Do you need to pay for personal advice?

Companies are not allowed to give personal advice to their employees. They can provide information- some companies may provide comprehensive information, others only provide an outline.

If there’s something you’re not sure about, it’s sensible to start by asking the company, or the share plan administrator appointed by the company, for more information or explanation. Inevitably, though, however helpful they want to be, there may come a point where they have to say that if you are not sure what to do you should contact your own professional adviser.

The trouble is, most employees don’t have an adviser, don’t know how to get one, may not have time to go through the processes required to engage an adviser before the deadline by when action has to be taken and/or may feel the adviser’s fees are disproportionately high.

Not all advisers will take on individuals as clients because getting a person set up as a client can cost more than the person is prepared to pay for the advice they want. The Government has recognised this and referred to it as ‘the advice gap’. In due course, some Government-backed solutions may be developed, although initially these may be aimed at decisions around pensions and financial planning and may not cover share plans.

Not all advisers know very much about share plans, although they won’t always need very specific share plans knowledge in order to help you.

In putting this website together, we are hoping to help with the ‘advice gap’. We hope that some people will be able to find the information they need to answer their questions and make their own informed decisions. But others may decide to pay for an adviser – good advice can help you make the best choices, may save you money and may give you peace of mind.

What kinds of advisers are out there?

It can be a bit bewildering to find the right person to help you. If you are lucky, there may be someone you trust who can provide you with some suggestions.

You may decide you need a financial adviser. Here is a link to the Money Advice Service information on choosing a financial adviser: https://www.moneyadviceservice.org.uk/en/articles/choosing-a-financial-adviser

(You will find there is lots of other useful information on the Money Advice Service website, it’s worth having a look to see what else is there).

Financial advisers may offer services ranging from general financial planning and investment advice to more specialist advice, such as the suitability of a particular product, such as an ISA or pension.

A financial adviser is likely to go through the risks of having too much of your money tied up in one place (for instance, shares in your company can fall in value) and the benefits of spreading the risk by having a range of investments suitable for your circumstances.

If you are confident about your overall financial position, but have a specific tax or legal question, then you may decide to go for a specialist tax or legal adviser, such as an accountant or solicitor.

Some companies that operate share plans mention in the information they provide to their employees that they may find this website helpful if they are trying to find an adviser who can help them: https://www.unbiased.co.uk

Here is a link to the Law Society’s information on working with a solicitor: http://www.lawsociety.org.uk/for-the-public/using-a-solicitor/working-with-a-solicitor/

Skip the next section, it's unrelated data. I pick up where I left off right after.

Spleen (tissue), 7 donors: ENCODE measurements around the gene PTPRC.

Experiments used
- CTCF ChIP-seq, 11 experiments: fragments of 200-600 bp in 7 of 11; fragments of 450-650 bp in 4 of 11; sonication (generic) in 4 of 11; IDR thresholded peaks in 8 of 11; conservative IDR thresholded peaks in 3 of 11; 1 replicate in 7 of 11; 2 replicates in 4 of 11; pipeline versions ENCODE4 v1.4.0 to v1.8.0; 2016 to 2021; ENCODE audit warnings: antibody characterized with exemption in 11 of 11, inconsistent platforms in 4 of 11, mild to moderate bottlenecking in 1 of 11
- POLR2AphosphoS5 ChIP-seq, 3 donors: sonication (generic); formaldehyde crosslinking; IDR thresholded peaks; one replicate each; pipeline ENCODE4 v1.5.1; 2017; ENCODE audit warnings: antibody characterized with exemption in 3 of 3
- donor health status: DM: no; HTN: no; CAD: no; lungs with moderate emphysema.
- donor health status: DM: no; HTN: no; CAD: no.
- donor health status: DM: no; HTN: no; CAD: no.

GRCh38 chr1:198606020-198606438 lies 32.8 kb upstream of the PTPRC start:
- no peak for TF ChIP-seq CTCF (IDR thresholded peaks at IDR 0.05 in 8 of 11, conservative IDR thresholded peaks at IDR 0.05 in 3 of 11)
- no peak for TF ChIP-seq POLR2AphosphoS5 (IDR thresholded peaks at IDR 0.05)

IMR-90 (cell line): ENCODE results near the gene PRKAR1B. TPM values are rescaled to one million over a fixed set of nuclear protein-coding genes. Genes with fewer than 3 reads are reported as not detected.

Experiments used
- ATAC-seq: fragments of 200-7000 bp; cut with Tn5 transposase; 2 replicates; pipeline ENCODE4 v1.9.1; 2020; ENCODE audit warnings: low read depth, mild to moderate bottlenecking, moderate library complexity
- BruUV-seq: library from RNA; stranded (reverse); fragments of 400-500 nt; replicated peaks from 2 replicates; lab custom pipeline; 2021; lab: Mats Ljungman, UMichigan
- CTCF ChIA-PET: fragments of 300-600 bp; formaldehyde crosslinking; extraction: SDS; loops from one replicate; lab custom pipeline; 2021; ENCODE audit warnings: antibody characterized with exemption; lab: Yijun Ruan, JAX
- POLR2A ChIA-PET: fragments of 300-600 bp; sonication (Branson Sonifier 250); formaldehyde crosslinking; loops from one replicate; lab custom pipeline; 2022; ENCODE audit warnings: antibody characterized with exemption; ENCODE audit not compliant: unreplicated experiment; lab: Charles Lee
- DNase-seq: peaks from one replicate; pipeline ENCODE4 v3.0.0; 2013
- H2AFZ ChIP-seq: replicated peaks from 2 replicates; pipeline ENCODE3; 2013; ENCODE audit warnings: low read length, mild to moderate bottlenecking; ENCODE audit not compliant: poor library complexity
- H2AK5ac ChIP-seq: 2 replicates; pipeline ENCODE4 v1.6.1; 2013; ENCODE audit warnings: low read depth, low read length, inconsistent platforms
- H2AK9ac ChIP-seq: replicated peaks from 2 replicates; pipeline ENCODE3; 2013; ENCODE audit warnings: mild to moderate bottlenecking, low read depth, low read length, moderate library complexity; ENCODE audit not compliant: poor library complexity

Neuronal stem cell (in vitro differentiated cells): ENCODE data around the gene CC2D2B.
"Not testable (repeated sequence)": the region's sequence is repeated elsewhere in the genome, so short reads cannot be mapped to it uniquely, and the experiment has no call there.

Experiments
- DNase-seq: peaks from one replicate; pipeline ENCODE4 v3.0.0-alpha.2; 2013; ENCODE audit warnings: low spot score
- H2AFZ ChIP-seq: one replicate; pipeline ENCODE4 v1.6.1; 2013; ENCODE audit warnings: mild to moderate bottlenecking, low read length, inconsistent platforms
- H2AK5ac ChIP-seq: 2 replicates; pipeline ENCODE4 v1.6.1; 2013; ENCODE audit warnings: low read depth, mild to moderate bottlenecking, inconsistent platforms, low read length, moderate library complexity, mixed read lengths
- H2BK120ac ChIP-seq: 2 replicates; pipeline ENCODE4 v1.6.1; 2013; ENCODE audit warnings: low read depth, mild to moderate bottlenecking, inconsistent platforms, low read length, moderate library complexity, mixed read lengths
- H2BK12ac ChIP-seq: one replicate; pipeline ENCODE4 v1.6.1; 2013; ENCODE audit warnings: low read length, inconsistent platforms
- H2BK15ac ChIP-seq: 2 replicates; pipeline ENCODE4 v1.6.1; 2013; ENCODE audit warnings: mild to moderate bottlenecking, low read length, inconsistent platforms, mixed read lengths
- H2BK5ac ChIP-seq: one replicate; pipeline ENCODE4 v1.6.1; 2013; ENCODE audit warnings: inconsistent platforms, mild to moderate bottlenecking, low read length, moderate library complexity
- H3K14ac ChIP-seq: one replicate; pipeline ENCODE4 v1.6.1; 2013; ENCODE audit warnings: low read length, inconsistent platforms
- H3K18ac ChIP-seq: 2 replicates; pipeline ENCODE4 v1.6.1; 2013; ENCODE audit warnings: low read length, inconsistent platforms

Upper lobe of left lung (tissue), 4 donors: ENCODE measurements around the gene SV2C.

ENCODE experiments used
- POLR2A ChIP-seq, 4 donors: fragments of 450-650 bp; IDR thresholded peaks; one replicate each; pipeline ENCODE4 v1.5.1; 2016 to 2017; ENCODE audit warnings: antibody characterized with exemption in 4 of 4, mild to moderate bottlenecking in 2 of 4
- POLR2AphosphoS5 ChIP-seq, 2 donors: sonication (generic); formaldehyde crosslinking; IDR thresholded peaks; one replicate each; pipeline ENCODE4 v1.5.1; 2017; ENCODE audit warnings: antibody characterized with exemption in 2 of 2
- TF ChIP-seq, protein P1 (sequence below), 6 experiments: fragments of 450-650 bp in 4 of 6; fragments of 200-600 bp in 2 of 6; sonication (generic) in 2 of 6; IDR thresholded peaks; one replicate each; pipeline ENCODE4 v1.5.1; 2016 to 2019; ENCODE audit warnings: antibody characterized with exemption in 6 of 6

Here is a link to a website that has information about choosing an accountant or tax adviser to help you: http://www.ccab.org.uk/ChoosingAccountantTaxAdviser.php

Your adviser will be required to complete some initial ‘know your client’ checks and take-on procedures before they can help you. Knowing what to expect and being well-prepared can save time and therefore money.

What to expect

  • the adviser will normally need you to enter into a client agreement with them, setting out what they are going to do, what they will charge and so on. This will probably include a limit on their liability. It should also say where you can go for help if you are not satisfied- most professionals have to explain this.
  • the adviser will need to confirm your identity and perform anti-money-laundering checks. This will take less time if you are prepared beforehand.
  • if you are looking for financial advice, the adviser will need to understand how the share plan fits in with your other arrangements- for instance, do you have any other investments, how much do you and your family earn, what financial commitments do you have?
  • the adviser’s diary may be busy, so you may have to work together to find a time to meet. Only so much can be done on the phone or by email.

What preparation can you do?

  • get ready the client identification documents they tell you they will need (e.g. passport, driving licence, utility bill).
  • (unless you are just seeking limited advice on a specific point), remind yourself about your assets and liabilities and any important life-events when you will need money, or when you expect to have access to money. If you use a financial adviser, they may have a form for you to complete to help with this.

What kind of questions might you want to ask before you choose your adviser?

  • what know your client and anti-money laundering information will you need to provide?
  • how much will the advice cost?
  • what qualifications and experience does the adviser have?
  • does the adviser offer a first consultation free of charge?
  • is the adviser fully independent?
  • what come back do you have if something isn’t right?
  • is there anything you can be preparing in advance?
  • have they advised on something similar before?
  • how soon will you be able to have their advice?